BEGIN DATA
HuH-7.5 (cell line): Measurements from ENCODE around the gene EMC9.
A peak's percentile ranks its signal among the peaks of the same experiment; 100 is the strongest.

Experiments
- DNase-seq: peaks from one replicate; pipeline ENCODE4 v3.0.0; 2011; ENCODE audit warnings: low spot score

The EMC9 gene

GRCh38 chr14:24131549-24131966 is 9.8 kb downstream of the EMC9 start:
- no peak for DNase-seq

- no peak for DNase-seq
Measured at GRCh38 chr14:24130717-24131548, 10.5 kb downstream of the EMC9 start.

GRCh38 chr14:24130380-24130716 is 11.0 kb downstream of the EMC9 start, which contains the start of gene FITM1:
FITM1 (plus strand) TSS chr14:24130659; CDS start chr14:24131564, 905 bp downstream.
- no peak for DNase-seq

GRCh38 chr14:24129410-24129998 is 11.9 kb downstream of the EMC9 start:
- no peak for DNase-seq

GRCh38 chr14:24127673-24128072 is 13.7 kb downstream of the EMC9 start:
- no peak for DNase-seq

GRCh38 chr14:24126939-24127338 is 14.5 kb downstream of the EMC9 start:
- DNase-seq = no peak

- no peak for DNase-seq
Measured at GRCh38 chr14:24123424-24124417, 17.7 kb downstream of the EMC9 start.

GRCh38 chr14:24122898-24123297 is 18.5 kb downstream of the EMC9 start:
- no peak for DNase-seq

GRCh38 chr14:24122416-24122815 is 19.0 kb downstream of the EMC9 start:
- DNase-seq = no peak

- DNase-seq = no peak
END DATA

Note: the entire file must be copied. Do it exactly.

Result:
HuH-7.5 (cell line): Measurements from ENCODE around the gene EMC9.
A peak's percentile ranks its signal among the peaks of the same experiment; 100 is the strongest.

Experiments
- DNase-seq: peaks from one replicate; pipeline ENCODE4 v3.0.0; 2011; ENCODE audit warnings: low spot score

The EMC9 gene

GRCh38 chr14:24131549-24131966 is 9.8 kb downstream of the EMC9 start:
- no peak for DNase-seq

- no peak for DNase-seq
Measured at GRCh38 chr14:24130717-24131548, 10.5 kb downstream of the EMC9 start.

GRCh38 chr14:24130380-24130716 is 11.0 kb downstream of the EMC9 start, which contains the start of gene FITM1:
FITM1 (plus strand) TSS chr14:24130659; CDS start chr14:24131564, 905 bp downstream.
- no peak for DNase-seq

GRCh38 chr14:24129410-24129998 is 11.9 kb downstream of the EMC9 start:
- no peak for DNase-seq

GRCh38 chr14:24127673-24128072 is 13.7 kb downstream of the EMC9 start:
- no peak for DNase-seq

GRCh38 chr14:24126939-24127338 is 14.5 kb downstream of the EMC9 start:
- DNase-seq = no peak

- no peak for DNase-seq
Measured at GRCh38 chr14:24123424-24124417, 17.7 kb downstream of the EMC9 start.

GRCh38 chr14:24122898-24123297 is 18.5 kb downstream of the EMC9 start:
- no peak for DNase-seq

GRCh38 chr14:24122416-24122815 is 19.0 kb downstream of the EMC9 start:
- DNase-seq = no peak

- DNase-seq = no peak